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Dental Sealants

Dental sealants are thin plastic coatings that protect the chewing surfaces of children’s back teeth from decay (cavities). Because they have small pits and grooves, these surfaces are rough and uneven. Food and germs can get stuck in the pits and grooves and stay there for a long time because toothbrush bristles cannot brush them away. Sealants fill in the grooves and keep the food out.

What are Dental Sealants?


 
  • Studies show it can reduce decay up to 70%
  • Tooth colored plastic resin coatings.
  • Coatings fill pits and grooves to keep food and germs out.
  • Painless simple process:
    • Clean the teeth
    • Apply solution to allow sealant to stick to teeth
    • Apply sealant in liquid form.
    • Sealant hardens in about a minute.
  • Sealant can last up to a decade!

Why are They Needed?


Children should get sealants on their permanent molars as soon as they come in--before decay attacks the teeth. Sealants, daily brushing and flossing, drinking fluoridated water, and regular dental check-ups are an important part of your child’s oral health and the best defense against tooth decay.

Which teeth are suitable for sealants?


Permanent molars are the most likely to benefit from sealants. The first molars usually come into the mouth when a child is about 6 years old. Second molars appear at about age 12. It is best if the sealant is applied soon after the teeth have erupted, before they have a chance to decay.

Who should get sealants?


Children should get sealants on their permanent molars as soon as
the teeth come in -- before decay attacks the teeth.
  • The first permanent molars — called "6 year molars" — come in between the ages of 5 and 7.
  • The second permanent molars — "12 year molars" — come in when a child is between 11 and 14 years old.
  • Other teeth with pits and grooves also might need to be sealed.
  • Teenagers and young adults who are prone to decay may also need sealants.

What if a small cavity is accidentally covered by a sealant?


The decay will not spread, because it is sealed off from its food and germ supply.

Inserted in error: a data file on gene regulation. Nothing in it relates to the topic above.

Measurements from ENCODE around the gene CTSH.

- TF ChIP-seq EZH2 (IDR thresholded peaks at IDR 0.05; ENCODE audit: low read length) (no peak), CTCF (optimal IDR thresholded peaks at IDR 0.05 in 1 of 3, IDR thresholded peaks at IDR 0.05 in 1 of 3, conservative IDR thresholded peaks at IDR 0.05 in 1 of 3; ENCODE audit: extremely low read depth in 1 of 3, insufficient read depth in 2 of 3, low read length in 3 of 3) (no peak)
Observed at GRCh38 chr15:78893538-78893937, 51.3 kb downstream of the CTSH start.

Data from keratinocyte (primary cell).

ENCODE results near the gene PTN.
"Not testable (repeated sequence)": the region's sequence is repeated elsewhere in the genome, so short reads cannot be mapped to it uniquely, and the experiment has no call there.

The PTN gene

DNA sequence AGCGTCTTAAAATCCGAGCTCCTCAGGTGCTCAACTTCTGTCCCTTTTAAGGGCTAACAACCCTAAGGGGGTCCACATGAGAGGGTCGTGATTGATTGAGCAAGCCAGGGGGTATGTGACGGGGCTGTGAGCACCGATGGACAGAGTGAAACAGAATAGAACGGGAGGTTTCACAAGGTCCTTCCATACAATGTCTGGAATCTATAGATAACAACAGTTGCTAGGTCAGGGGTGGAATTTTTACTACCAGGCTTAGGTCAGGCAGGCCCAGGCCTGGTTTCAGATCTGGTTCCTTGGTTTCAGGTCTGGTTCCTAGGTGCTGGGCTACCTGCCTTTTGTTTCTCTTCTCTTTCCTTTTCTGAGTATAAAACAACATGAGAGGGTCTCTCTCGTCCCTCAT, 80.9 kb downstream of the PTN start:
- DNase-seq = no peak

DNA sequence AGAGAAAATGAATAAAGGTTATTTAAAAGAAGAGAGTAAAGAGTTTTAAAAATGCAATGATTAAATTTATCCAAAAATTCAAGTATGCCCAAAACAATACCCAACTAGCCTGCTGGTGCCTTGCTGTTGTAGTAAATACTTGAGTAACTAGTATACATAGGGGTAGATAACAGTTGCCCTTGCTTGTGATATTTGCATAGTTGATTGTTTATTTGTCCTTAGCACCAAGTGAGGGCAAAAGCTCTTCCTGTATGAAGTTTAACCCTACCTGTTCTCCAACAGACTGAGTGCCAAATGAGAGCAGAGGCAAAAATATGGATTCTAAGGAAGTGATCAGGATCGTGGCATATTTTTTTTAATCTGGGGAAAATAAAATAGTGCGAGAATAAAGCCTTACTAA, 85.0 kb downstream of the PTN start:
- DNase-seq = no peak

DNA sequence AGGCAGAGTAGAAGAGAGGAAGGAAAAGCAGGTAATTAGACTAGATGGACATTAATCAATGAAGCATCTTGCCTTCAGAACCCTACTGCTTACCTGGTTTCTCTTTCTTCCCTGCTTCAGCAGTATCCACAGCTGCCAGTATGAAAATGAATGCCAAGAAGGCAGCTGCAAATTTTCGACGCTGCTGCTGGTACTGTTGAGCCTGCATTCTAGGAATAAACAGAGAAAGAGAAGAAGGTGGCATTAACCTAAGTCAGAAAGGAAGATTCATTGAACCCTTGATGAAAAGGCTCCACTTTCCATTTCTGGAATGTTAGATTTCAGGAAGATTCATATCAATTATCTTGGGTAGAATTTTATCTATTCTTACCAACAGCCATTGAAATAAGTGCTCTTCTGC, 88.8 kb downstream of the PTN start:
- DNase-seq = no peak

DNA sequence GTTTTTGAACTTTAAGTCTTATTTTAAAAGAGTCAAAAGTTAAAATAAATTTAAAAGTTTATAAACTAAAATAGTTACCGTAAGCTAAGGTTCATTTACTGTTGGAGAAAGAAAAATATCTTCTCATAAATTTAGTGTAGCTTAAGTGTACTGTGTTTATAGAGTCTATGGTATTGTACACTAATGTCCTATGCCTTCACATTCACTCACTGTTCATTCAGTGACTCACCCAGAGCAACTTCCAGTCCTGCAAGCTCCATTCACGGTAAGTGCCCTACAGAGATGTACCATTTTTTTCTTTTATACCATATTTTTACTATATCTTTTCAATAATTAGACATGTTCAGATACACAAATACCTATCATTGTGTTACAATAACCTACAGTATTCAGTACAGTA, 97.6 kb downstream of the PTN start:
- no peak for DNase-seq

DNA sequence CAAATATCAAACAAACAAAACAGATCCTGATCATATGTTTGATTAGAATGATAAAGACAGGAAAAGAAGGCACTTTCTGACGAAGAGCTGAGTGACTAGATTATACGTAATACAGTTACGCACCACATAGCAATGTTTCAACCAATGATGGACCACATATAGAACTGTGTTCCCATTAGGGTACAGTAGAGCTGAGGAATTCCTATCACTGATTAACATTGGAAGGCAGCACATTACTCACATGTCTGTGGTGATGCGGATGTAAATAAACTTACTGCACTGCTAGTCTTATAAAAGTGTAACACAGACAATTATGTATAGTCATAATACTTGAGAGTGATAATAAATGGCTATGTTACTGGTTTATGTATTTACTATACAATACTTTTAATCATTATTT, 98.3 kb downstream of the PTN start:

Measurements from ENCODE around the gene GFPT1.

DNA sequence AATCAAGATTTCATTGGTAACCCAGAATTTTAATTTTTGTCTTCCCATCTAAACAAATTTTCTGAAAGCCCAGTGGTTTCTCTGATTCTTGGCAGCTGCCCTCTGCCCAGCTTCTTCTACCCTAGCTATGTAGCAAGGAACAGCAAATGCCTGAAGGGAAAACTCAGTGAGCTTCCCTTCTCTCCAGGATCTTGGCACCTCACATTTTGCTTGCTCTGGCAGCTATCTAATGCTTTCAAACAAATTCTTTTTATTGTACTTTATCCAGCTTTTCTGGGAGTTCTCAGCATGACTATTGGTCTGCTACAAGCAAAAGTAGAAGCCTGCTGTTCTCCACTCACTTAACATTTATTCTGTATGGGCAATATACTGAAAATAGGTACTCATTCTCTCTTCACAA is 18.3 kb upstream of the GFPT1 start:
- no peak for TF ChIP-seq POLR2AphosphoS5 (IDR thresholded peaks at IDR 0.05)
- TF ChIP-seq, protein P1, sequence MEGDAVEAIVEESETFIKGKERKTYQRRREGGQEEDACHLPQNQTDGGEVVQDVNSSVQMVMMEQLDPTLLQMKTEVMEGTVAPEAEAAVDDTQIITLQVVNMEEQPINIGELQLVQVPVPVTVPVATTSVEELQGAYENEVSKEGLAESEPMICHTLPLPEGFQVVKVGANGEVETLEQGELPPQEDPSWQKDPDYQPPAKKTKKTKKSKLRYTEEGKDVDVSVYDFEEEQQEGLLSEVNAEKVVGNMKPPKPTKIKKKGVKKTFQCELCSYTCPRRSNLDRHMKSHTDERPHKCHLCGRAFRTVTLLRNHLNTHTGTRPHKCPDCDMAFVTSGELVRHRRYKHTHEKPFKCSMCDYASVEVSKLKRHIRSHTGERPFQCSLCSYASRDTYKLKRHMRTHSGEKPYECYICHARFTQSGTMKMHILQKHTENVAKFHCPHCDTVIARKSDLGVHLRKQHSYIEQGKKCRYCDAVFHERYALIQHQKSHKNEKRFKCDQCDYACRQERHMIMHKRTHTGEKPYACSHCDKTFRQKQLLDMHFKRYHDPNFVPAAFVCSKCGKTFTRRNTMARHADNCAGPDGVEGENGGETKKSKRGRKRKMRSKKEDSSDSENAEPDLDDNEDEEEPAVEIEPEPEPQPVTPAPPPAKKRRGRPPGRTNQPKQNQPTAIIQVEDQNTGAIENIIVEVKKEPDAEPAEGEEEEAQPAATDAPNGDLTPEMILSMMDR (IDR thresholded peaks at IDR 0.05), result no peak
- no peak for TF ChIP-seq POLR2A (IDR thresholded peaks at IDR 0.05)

Does anything else help to prevent tooth decay?


Yes. Sealants and fluoride together can prevent almost all tooth decay.

How are sealants applied?


Applying sealants does not require drilling or removing tooth structure. The process is short and easy. After the tooth is cleaned, a special gel is placed on the chewing surface for a few seconds. The tooth is then washed off and dried. Then, the sealant is painted on the tooth. The dentist or dental hygienist also may shine a light on the tooth to help harden the sealant. It takes about a minute for the sealant to form a protective shield.

Are sealants visible?


Sealants can only be seen up close. Sealants can be clear, white, or slightly tinted, and usually are not seen when a child talks or smiles.

Will sealants make teeth feel different?


As with anything new that is placed in the mouth, a child may feel the sealant with the tongue. Sealants, however, are very thin and only fill the pits and grooves of molar teeth.

How long will sealants last?


A sealant can last for as long as 5 to 10 years. Sealants should be checked at your regular dental appointment and can be reapplied if they are no longer in place.

Will sealants replace fluoride for cavity protection?


No. Fluorides, such as those used in toothpaste, mouth rinse, and community water supplies also help to prevent decay, but in a different way. Sealants keep germs and food particles out of the grooves by covering them with a safe plastic coating. Sealants and fluorides work together to prevent tooth decay.

How do sealants fit into a preventive dentistry program?


Sealants are one part of a child's total preventive dental care. A complete preventive dental program also includes fluoride, twice-daily brushing, wise food choices, and regular dental care.

Why is sealing a tooth better than waiting
for decay and filling the cavity?


Decay damages teeth permanently. Sealants protect them. Sealants can save time, money, and the discomfort sometimes associated with dental fillings. Fillings are not permanent. Each time a tooth is filled, more drilling is done and the tooth becomes a little weaker.

How are sealants put on?


Decay damages teeth permanently. Sealants protect them. Sealants can save time, money, and the discomfort sometimes associated with dental fillings. Fillings are not permanent. Each time a tooth is filled, more drilling is done and the tooth becomes a little weaker.